This is a debate that will go on until the end of time.
Most diesel owners are convinced they already know the answer, and there is little room for debate from their perspective. There are a few, however, who are enlightened enough to see the virtues of both arguments.
Gas models cost significantly less than diesel models - on the order of $80k-$100k less when similarly equipped and sized. For instance, the similar in size and featured Tiffin entry-level RED (Rear Engine Diesel) comes in at $95k more than the upper-end gas model we are pretty well set on. For that $95k, you get diesel power and a smoother ride, and two additional slides. So while the extra power and comfortable ride might be nice, we don't want the extra slides. Given that, are the above features worth $95k?
Our answer is no. Your mileage may vary.
The Case For And Against Gas
For: Cost of ownership is much lower. Regardless of the initial purchase price difference, annual maintenance is much cheaper on the gas chassis. Most shade-tree mechanics can do their own oil and filter changes and lube their chassis without having to bring the motorhome into a large truck shop. Oil is measured in quarts - not gallons as the diesels are. A typical oil change will run anywhere from $50 to $75 max on a gasser.
There is also no fuel filter to change on the gas chassis. Gas is usually anywhere from $.20-$.50 per gallon cheaper than diesel fuel.
Gas models are quieter in the campground when coming and going.
Against: Gas models lack the power and torque that some diesel models have. That being said, depending on how heavily loaded each vehicle is, sometimes diesel motorhomes are passed by gas motorhomes going uphill. It depends on a lot of factors.
Which brings us to engine noise. On gas motorhomes, the engine is up front, and there is a "doghouse" assembly sitting between the driver and passenger seats. In essence, the doghouse is an engine cover, which can be well insulated for noise and temperatures, or badly insulated. Either way, having your engine underneath your feet will make for a fairly noisy ride at high RPMs.
Gas engines do not have the lifespan of a diesel engine. It's not uncommon for diesel engines to run well, even after a million miles. Gas engines are typically good for upwards of 250,000 miles, depending on how well they are maintained.
Gas chassis ride harder than diesel chassis. There is no getting around the fact that these are basically truck chassis, with typical shocks and leaf springs.
Braking power can sometimes be limited when the gas motorhome is going downhill, especially at max weight.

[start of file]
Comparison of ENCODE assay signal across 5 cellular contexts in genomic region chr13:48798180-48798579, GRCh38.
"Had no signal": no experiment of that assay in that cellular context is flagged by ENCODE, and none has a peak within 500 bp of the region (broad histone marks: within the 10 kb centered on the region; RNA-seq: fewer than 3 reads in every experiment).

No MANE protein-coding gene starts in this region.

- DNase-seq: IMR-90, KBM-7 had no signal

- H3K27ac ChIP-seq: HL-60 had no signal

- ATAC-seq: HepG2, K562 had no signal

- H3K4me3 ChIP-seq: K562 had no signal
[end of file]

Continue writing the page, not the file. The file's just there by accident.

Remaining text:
There is sometimes (but only depending on model types) less storage in the basement of a gas motorhome due to the driveshaft running from front to back. However, some models like the 36LA we're sold on, have more overall storage than some entry-level diesels, only suffering in the size of the pass-through bays.
The Case For And Against Diesels
For: 450 or 600 horsepower engines provide a LOT of power and torque for going up mountains. Diesels also have an engine brake (sometimes referred to as a jake brake) that helps to slow the motorhome down dramatically and assists in stopping the unit much quicker. It's that throaty growling sound you hear many big rigs make when decelerating.
Diesel brakes are air assisted for shorter stopping distances.
With the engine in the rear, diesel owners do not hear a lot of engine noise when driving down the road.
Diesels have independent suspensions and air bags underneath to smooth out the ride.
Because the engine and transmission are in the back, the center basements of diesel motorhomes are large, pass-through storage with pullout trays for easier access to larger items.
Diesels will have higher-end finishes and amenities, like better woodwork, heated tile floors, dishwashers, and more seating and sleeping space due to their longer lengths.
Diesels generally have towing capabilities up to 10,000 lbs, instead of the gasser's 5,000 lb limitation.
Against: Typical maintenance of a diesel coach will be in the thousands of dollars annually - if you want to make it last for as long as possible. And there's more of it.
Diesels make a LOT of noise coming and going in campgrounds, especially those who want to get an early start to the day and like to idle their motors before moving (something they don't really need to do, and actually harms their engine more than if they just drove off).
Bottom-line: As with everything in life, there are trade-offs. And it all depends on what you're going to do with the motorhome, and where you're going to go. If you're going to spend a lot of time in the mountains, maybe that diesel is the way to go. If you're full-timing and don't have to be at a certain place at a certain time, that gas model will work just fine for you. If the ride is too bumpy for you in a gasser, there are suspension mods that might cost as much as $12k that will make it better, but will never get you to the comfort of a diesel ride.
Oh, and every motorhome sounds just the same with jacks down and slides out sitting in a campground.
Barbara and I decided that we can do a lot of sightseeing and glamping with that $80k difference (we'll be doing the suspension mods) between the diesel and gas models we like.
We're Dave and Barbara Richard, and we're living the ultimate retirement experience - traveling the U.S. and Canada in style in a Tiffin Open Road 36LA Class A motor home, playing golf and stopping at every weird and wacky roadside attraction we can find.